Tuesday, 15 April 2014

the science of food and supplements - whoo!

Soooo, coming up to a month off of Avonex and all is well so far. I'm still planning on going through the province, but that takes time and some paperwork that I don't have yet. 

In light of not being on a disease-modifying therapy at the moment (thanks to Blue Cross) and relying on diet, exercise, and rest, I want to talk a little about supplements and specific dietary choices I make to support them. I mention a few in this post from last year, but thought I'd elaborate since "what do you supplement?" is a big question in MS circles. So, likely a boring post for everyone else. Sorry 'bout that!

Let me start by saying there are, give or take, 96,560.6 kilometres of blood vessels in the average adult human body. The endothelium is the gatekeeper - the protector of those thousands of kilometres of blood vessels, and it is highly active in regulating the body's inflammatory processes. Endothelial dysfunction has been linked to a wide variety of diseases. MS is one of those diseases. So, I primarily supplement to reduce inflammation and protect my endothelium. 

I've mentioned before that I'm a vegetarian. I'm lacto/ovo which means I consume some dairy products (primarily cheeses that don't use animal rennet) and eggs. Aside from the fabulous dishes we consume at home, these are choices I make to support regular meals:

B12 supplement
Why? I don't eat red meat, which is the highest source of B12, and this vitamin plays a key role in the normal functioning of the nervous system. Specifically important to someone with MS, a disease that attacks the nervous system. It's found in Swiss cheese, eggs, and some fortified soy products too.

Vitamin D supplements 
Why not just tan? Take a look at this post and you'll get an inkling of the importance of vitamin D for someone with MS. There is a lot of research into the link between vitamin D and MS and it all points to increased intake being a positive thing. I take 5000 IU a day. I also spend a lot of time outdoors, but living in Atlantic Canada means we spend 5 months a year without strong levels of the UVB needed to synthesize vitamin D from sunlight. Vitamin D also helps absorb calcium. Which leads me to...

No brainer. Aside from the well-known roles calcium plays in tooth and bone health, it also plays a significant role in muscle contraction. Spasms can be a painful symptom of MS for many and I'd like to stave that off for as long as possible. Spasticity in MS comes from an imbalance in the electrical signals coming from the brain and spinal cord, often caused by myelin damage. While I can't predict which areas of my brain and spinal cord will demyelinate, I can prepare my body to fight it as much as possible. So, I take a small calcium supplement - beans, leafy greens, and tofu take care of the rest.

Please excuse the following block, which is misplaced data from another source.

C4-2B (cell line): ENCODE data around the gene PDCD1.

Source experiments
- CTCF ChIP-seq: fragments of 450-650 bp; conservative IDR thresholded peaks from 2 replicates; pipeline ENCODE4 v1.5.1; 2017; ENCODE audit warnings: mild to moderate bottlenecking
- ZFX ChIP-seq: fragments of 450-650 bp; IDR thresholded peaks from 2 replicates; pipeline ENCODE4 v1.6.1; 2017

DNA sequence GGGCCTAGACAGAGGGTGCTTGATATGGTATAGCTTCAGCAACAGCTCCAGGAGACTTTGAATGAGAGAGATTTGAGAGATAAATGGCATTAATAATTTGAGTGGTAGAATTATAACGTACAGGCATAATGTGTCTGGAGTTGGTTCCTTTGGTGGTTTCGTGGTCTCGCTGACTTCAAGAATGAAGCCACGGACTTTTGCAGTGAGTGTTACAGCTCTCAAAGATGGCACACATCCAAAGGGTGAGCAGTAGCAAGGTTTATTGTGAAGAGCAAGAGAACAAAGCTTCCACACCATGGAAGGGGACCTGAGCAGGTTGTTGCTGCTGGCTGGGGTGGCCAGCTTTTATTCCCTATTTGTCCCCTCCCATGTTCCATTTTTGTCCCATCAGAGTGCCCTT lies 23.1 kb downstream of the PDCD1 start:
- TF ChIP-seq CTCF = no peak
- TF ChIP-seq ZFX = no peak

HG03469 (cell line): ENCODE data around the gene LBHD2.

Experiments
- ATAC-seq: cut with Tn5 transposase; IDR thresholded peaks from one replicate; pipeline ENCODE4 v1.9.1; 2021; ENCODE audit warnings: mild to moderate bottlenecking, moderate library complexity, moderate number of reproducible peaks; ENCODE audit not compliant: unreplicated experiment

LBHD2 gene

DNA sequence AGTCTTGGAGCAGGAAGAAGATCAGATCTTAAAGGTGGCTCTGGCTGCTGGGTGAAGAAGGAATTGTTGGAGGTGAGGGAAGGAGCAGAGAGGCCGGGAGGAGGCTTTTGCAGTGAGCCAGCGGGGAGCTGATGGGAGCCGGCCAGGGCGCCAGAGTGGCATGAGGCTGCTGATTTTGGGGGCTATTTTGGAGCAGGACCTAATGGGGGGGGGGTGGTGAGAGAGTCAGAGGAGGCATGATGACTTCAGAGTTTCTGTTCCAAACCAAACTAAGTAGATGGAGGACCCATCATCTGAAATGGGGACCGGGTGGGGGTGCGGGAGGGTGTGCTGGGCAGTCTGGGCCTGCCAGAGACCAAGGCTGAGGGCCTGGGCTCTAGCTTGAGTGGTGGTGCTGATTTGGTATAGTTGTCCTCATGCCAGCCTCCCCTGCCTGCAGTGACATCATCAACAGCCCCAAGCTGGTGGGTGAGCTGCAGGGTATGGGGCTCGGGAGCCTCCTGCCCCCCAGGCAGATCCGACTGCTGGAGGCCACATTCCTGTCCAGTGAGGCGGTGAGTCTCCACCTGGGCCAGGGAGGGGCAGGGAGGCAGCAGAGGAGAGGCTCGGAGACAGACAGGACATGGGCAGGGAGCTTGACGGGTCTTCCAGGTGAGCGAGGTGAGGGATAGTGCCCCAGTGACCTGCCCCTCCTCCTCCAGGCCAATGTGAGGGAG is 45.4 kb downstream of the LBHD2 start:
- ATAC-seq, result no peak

Supporting food
Seeds/nuts and leafy greens for the magnesium intake. Vitamin D is somewhat inefficient without magnesium to help process it. 

Next up is Turmeric/Bromelain
What the heck are those, you ask (who am I kidding - who even reads this far?)? Both support liver function. Bromelain is a powerful anti-inflammatory found naturally in pineapple and can help fight osteoarthritis. There are strong links between MS and osteoarthritis - both being diseases of inflammation and while I don't want to get too deeply into that here, let's just say that I do not want another incurable degenerative disease on my plate. 

The curcumin in turmeric modulates the body's inflammatory response by down-regulating the activity of enzymes involved in inflammation mechanisms. I've stared at that sentence trying to simplify it further, but no can do.
More info here.

Milk thistle
Whut? Milk thistle is a spiky little flowering thistle whose active ingredient, silymarin, modulates oxidative stress and prevents cell death in the liver. While the research into silymarin has mixed results, many studies show liver protectant qualities.
More info here.

Green tea
Yep, plain old green tea. The active ingredient, EGCG, is an Nrf2 activator. Basically, Nrf2 is a powerful protein that is latent within our cells and it can't move or  get to work until released by an Nrf2 activator like EGCG. When it's released it can migrate and bond to DNA located at the regulation mechanism for the antioxidant system that is available in all cells. This process allows for production of important antioxidants, lowering overall oxidative stress. I drink green tea all day long. If you didn't follow that, I'm sorry. Drink green tea. It's tasty.
More info here.

Dietary choices
Fruits and veg. We aim to get 7 servings of fruit or vegetables a day. It's not hard when you consider that 1/2 cup of tomato sauce or salsa is a serving. Half a cup of any fruit. Half an avocado. This is great reading on the importance of this step. Yay for lowering risk of death! Not risk of abc disease or disorder xyz, but actual death. Full stop. Seriously, how can anyone argue against these kinds of findings?

So that's about it. That's how I protect my protector. It's not a big deal to stay on top of, and the research is out there for each and every supplement, so...why not, right?

In other news, mom and Lindy arrive in two days. I'm superduper excited to see them - I think this city will feel like a real vacation for them - there's not a lick of snow left on my property now. They're still buried in Newfoundland. 

PS. Doggins is doin' great. Small gait issue with the rear right, but that may always exist after the cruciate and then the meniscus damage. She's happy as a clam, though. As are we all.

PPS. Signed up for the MS WALK in Saint John this year. Looking forward to it! 

The important thing is not to stop questioning. Curiosity has its own reason for existing.
- Albert Einstein

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